H&M is Launching a Vegan Leather Collection Made From Wine
The new Conscious Collection features vegan leather products.
STAFF WRITER | LOS ANGELES, CA | CONTACTABLE VIA: AUDREY@LIVEKINDLY.COM

Swedish fashion brand H&M has launched its new Conscious Collection, featuring vegan leather pieces made from the byproducts of wine.

The vegan leather alternative, created by Italian tech company Vegeawhich H&M discovered in 2017 through its Global Change Awardsis featured on a number of H&M’s chain-strap handbags and several shoes. The eco-friendly collection will also feature a new dye made from coffee grounds in H&M’s offices in China, along with pieces made with recycled polyester materials.

Going forward, we need to be using more bio-based materials and use more waste in our collection,” Pascal Brun, H&M’s sustainability manager, said to Vogue

H&M’s new vegan “wine leather” bags and shoes go on sale worldwide on March 26.

H&M Is Launching a Vegan Leather Collection Made From Wine
H&M is making vegan leather from wine waste.

 H&M Embraces Eco-Fashion 

H&M first debuted its Conscious Exclusive collection in 2019, shining a spotlight on several fashion-forward and sustainable materials. The collection featured pieces made from Piñatex vegan pineapple leather and Orange Fiber’s vegan citrus silk.

Fashion brands are making the move to prioritize sustainability and feature pieces made with eco-friendly fabrics. Everlane released vegan jackets made from recycled water bottles; Adidas strengthened its commitment to tackling plastic waste with the launch of its 100 percent recyclable sneakers.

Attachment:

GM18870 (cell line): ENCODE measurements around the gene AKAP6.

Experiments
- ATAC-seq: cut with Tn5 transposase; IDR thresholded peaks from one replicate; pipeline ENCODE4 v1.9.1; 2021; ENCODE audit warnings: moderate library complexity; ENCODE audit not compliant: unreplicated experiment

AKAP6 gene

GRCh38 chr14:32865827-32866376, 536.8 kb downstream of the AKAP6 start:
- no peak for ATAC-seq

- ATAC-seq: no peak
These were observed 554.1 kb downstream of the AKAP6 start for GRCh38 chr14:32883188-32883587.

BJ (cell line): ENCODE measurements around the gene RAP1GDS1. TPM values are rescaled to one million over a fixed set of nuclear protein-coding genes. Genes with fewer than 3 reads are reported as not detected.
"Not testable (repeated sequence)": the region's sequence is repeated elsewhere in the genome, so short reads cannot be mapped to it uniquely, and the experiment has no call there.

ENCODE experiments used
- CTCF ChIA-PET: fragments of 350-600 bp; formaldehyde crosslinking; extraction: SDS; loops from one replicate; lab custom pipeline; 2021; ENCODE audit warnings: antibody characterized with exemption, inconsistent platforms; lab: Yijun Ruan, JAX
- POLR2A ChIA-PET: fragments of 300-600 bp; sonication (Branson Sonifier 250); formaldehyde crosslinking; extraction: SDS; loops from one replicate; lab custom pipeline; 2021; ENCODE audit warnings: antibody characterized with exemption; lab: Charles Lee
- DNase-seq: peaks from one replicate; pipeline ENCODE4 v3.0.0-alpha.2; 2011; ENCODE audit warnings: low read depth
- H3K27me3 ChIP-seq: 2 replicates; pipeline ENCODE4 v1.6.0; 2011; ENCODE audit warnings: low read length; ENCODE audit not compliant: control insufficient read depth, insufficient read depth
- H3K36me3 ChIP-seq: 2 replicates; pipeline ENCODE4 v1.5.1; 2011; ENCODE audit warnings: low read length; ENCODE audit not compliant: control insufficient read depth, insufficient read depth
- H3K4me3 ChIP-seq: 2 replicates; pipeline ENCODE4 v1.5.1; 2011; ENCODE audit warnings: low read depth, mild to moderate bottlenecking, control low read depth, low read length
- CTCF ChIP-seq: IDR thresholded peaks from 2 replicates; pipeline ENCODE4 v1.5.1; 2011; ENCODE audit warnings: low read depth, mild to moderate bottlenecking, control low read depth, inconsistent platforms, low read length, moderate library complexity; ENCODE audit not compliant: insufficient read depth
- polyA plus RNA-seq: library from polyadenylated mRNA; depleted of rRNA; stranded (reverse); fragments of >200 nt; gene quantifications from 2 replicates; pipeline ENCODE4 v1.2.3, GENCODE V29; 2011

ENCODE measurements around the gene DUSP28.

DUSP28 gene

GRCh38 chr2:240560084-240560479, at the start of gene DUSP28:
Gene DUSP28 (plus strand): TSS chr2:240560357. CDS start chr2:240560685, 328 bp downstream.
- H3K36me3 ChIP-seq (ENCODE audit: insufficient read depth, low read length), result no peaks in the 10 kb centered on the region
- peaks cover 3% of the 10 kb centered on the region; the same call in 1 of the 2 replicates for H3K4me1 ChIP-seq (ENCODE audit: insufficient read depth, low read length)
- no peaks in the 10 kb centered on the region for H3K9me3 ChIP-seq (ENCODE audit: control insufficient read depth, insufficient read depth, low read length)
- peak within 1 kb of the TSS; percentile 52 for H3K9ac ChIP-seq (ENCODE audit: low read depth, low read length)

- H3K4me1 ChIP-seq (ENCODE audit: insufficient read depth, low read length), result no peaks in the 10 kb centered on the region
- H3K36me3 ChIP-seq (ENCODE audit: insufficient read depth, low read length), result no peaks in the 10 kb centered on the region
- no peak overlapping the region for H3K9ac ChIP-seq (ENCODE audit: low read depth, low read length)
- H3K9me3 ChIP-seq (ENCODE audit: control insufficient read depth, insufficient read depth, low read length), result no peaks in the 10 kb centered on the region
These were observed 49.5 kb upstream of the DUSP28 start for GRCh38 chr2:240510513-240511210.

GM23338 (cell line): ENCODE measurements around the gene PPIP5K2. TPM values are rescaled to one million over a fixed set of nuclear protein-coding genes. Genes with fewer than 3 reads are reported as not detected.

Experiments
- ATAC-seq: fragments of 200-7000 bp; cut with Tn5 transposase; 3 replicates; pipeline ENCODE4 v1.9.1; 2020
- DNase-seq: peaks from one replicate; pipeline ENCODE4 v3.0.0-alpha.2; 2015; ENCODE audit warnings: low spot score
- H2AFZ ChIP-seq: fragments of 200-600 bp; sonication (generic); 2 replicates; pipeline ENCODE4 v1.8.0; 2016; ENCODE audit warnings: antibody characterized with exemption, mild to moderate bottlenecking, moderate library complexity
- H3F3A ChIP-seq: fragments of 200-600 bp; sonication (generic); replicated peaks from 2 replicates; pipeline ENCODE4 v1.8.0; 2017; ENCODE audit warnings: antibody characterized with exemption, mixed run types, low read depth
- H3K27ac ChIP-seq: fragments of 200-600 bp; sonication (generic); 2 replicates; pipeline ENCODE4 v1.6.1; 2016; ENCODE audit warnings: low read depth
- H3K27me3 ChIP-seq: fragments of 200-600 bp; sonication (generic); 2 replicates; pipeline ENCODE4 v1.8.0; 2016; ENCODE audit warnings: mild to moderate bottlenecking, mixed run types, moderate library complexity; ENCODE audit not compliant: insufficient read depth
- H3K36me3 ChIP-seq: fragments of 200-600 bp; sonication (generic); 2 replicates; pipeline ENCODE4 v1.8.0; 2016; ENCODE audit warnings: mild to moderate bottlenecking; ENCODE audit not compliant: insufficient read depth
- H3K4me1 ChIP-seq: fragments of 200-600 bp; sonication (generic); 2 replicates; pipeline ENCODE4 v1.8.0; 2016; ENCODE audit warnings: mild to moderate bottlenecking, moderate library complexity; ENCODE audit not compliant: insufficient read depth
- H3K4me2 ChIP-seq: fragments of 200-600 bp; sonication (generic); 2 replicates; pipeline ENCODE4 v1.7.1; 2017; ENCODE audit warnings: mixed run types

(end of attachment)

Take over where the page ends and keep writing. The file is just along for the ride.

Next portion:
According to a 2018 study conducted by Nielsen, 81 percent of people who participated in the survey felt strongly that the companies they shop should help to improve the environment.

Although creating pieces made from sustainable or recycled materials is an important step in the long run, Brun and Ann-Sofie Johansson, H&M’s creative advisor, agree that one of the biggest challenges is what becomes of the fashion giant’s garments once their consumers are finished wearing them.

In 2020 and beyond, we need to take the concept of circularity to another level,” says Brun. “It’s the only way to think about our goals for natural resources [in the next decade].

Brun says it isn’t just about materials, it’s a more comprehensive and “holistic” approach. “it’s about how we can design clothes to last longer and to be eventually recycled, and how can we involve our customers to have more sustainable behavior.”

H&M’s ultimate goal is for 100 percent of its materials to be recycled or sustainably-sourced by 2030.